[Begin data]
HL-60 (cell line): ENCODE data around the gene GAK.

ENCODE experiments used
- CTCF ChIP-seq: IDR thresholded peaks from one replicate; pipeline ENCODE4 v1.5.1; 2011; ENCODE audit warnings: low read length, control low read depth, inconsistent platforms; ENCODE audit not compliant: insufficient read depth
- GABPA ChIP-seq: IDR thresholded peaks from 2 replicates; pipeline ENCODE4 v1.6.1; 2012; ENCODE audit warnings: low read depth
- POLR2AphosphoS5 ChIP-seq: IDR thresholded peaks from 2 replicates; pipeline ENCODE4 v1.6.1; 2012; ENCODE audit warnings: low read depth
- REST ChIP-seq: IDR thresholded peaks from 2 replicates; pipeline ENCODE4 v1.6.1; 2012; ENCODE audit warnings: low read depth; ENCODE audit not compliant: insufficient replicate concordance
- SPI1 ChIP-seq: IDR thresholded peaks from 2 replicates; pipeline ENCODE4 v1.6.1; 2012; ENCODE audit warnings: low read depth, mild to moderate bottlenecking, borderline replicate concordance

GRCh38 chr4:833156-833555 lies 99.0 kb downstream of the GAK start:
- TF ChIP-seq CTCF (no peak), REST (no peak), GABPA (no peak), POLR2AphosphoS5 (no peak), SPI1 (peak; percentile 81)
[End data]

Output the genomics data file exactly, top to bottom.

HL-60 (cell line): ENCODE data around the gene GAK.

ENCODE experiments used
- CTCF ChIP-seq: IDR thresholded peaks from one replicate; pipeline ENCODE4 v1.5.1; 2011; ENCODE audit warnings: low read length, control low read depth, inconsistent platforms; ENCODE audit not compliant: insufficient read depth
- GABPA ChIP-seq: IDR thresholded peaks from 2 replicates; pipeline ENCODE4 v1.6.1; 2012; ENCODE audit warnings: low read depth
- POLR2AphosphoS5 ChIP-seq: IDR thresholded peaks from 2 replicates; pipeline ENCODE4 v1.6.1; 2012; ENCODE audit warnings: low read depth
- REST ChIP-seq: IDR thresholded peaks from 2 replicates; pipeline ENCODE4 v1.6.1; 2012; ENCODE audit warnings: low read depth; ENCODE audit not compliant: insufficient replicate concordance
- SPI1 ChIP-seq: IDR thresholded peaks from 2 replicates; pipeline ENCODE4 v1.6.1; 2012; ENCODE audit warnings: low read depth, mild to moderate bottlenecking, borderline replicate concordance

GRCh38 chr4:833156-833555 lies 99.0 kb downstream of the GAK start:
- TF ChIP-seq CTCF (no peak), REST (no peak), GABPA (no peak), POLR2AphosphoS5 (no peak), SPI1 (peak; percentile 81)